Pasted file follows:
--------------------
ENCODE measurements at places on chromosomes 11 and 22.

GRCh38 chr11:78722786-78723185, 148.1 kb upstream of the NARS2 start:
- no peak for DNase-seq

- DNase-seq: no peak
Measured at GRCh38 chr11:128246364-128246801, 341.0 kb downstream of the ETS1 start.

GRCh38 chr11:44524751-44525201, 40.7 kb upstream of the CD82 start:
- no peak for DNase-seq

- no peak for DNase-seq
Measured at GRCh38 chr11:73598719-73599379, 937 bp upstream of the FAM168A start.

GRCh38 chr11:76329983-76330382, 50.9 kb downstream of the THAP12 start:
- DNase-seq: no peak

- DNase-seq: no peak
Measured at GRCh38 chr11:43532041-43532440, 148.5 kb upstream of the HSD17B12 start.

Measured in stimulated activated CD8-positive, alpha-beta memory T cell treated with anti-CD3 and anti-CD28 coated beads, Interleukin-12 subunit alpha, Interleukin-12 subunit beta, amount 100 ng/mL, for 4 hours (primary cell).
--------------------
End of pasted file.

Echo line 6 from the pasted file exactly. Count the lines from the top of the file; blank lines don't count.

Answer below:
GRCh38 chr11:44524751-44525201, 40.7 kb upstream of the CD82 start: